Spam and Taxing Emails

Every so often I get a chain email that alleges that Congress is about to levy a tax on email. Then I think to myself, “this email is proof of why that tax might not be such a bad idea”. Not only would an emal tax cut down on chain letters, it would also keep my acquaintances from sending me the latest list of jokes that was forwarded to them, or the fake picture of the tourist on the tower, or the crying eagle. On the other hand, I would get less exciting opportunities to embezzle funds from Nigeria (which I talked about here and here). Firms will engage in an activity, for example, spam, if the incremental revenue exceeds the incremental cost. In the case of spam, the cost is roughly zero. So any proposal that, if disseminated far enough and wide enough, can generate any positive amount of revenue gets sent out to the In Boxes of the world.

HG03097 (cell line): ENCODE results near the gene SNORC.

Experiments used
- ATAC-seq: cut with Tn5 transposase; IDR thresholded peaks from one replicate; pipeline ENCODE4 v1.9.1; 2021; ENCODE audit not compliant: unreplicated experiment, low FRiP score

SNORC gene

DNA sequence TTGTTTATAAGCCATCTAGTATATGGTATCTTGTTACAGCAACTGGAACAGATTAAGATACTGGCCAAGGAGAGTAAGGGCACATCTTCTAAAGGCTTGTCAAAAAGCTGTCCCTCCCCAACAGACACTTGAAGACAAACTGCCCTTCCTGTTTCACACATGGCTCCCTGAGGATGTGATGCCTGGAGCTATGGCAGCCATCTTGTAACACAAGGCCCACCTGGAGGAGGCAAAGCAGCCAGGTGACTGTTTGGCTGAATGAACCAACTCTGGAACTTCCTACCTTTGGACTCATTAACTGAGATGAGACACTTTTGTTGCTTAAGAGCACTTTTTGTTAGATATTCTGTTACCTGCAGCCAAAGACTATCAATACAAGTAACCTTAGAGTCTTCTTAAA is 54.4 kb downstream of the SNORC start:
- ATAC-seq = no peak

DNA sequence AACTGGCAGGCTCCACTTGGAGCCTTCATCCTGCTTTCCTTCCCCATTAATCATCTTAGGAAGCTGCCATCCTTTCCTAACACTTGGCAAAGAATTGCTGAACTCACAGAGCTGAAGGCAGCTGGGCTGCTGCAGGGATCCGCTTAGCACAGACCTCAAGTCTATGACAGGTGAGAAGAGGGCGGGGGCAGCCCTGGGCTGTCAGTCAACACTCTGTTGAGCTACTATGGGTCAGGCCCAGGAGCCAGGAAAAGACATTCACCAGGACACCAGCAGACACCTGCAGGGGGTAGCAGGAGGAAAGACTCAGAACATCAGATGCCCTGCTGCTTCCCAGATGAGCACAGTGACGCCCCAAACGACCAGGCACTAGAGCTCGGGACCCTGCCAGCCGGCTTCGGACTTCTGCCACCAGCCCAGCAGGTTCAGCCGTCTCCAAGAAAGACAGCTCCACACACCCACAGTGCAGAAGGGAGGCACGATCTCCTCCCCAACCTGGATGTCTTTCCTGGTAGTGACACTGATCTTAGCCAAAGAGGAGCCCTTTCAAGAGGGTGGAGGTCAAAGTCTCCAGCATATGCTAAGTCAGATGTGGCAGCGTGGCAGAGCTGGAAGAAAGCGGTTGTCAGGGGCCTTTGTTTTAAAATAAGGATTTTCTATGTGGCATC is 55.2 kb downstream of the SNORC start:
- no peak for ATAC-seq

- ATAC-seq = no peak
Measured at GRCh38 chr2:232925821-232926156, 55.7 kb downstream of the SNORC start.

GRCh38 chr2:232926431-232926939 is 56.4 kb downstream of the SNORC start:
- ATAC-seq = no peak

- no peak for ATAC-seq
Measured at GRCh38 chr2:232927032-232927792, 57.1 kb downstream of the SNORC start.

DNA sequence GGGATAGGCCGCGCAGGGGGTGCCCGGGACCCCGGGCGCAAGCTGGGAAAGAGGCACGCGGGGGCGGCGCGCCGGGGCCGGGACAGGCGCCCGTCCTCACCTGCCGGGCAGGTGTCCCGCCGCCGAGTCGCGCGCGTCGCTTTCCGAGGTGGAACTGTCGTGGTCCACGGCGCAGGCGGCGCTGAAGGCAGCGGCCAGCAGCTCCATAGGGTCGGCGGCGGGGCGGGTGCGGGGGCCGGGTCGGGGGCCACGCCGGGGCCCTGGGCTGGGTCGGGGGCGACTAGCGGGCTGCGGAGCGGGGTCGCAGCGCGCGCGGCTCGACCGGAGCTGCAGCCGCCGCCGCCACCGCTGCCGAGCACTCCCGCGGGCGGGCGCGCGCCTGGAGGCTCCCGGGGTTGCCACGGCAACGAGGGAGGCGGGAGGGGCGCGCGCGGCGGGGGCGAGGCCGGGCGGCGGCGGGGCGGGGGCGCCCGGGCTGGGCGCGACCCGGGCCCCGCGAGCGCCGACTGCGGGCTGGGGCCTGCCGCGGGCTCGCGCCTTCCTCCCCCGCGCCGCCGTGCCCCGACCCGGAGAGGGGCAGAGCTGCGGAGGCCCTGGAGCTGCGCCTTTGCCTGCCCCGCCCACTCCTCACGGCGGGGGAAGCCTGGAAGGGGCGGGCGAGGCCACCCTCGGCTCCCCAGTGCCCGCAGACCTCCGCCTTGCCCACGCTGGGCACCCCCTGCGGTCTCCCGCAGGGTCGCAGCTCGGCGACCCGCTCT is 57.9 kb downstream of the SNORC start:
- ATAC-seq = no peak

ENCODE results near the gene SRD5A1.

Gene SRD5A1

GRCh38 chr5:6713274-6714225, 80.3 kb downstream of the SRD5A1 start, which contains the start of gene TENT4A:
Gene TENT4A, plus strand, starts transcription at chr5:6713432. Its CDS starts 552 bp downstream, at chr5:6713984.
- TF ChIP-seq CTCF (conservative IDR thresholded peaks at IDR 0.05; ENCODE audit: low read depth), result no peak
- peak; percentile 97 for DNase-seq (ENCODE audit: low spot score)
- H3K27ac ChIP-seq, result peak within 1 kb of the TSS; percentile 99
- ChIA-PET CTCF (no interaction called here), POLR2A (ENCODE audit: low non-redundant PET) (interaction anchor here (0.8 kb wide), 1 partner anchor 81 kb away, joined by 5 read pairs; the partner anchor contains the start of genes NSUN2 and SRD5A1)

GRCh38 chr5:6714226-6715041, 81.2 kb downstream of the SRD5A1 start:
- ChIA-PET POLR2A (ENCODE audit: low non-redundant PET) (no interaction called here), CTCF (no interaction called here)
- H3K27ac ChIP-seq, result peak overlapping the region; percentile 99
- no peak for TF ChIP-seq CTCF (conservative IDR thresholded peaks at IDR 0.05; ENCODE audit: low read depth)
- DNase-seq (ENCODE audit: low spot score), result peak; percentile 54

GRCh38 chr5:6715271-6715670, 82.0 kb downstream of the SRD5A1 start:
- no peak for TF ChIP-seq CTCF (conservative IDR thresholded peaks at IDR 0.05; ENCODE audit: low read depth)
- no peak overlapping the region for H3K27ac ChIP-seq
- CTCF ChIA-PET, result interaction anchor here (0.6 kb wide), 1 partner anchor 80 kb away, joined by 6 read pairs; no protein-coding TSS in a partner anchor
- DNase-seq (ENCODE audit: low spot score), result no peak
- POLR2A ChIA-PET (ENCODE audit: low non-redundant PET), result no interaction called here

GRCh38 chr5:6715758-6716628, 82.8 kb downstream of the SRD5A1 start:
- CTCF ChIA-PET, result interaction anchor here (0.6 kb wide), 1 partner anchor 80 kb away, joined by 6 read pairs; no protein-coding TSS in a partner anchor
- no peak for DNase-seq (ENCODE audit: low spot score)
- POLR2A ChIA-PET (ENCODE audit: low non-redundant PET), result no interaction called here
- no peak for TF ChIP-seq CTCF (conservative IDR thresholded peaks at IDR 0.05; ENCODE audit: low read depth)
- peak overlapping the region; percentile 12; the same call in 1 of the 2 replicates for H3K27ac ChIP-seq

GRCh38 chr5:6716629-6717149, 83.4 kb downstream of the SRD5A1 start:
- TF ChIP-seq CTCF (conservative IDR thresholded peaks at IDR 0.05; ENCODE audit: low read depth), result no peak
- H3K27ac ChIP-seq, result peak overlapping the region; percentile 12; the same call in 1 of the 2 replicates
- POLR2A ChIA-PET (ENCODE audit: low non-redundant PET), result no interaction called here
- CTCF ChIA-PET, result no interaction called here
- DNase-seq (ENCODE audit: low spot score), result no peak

Take the Nigerian Bank emails that I get nearly every day, and imagine that 1 in 50 million such emails find a sucker who ends up losing their life savings of $50,000. To curtail such emails, the tax only has to be high enough that the cost of sending out 10 million emails exceeds $50,000, or 1/10th of a penny. I’m not quite ready to endorse an email tax, but it would go a long way towards reducing spam. I guess the only down side would be the sharp reduction in the number of opportunities See Anna Kournikova topless!!!!!!, Refinance my Home!!!!!!!!!!!!!!, Order Toner Cartridges in Bulk!!!!!!!!!!!!!, and to Enlarge my Penis!!!!!!!!!.

Or I could just adopt the AOL approach and sue the spammers for $10 million each.


P.S. Imagine that telemarketers had to pay 5 cents for every call they made. If such a tax could be enforced then there would be a dramatic reduction in the number of calls. Because of the costs, only higher yield pitches (meaning those that result in a sale more often) could profitably be made; other telemarketers would be driven out of business. The high yield pitches have higher yields for a reason: they are offers that people like or find valuable–good telemarketing calls. So if telemarketing calls were taxed, most of the crappy ones would be eliminated, and only the valuable ones would remain, and we would all actually like getting telemarketing calls (but we’d get a lot less of them).

Think about that: tax something and it becomes valuable, rather than annoying! (Or at least becomes much less annoying).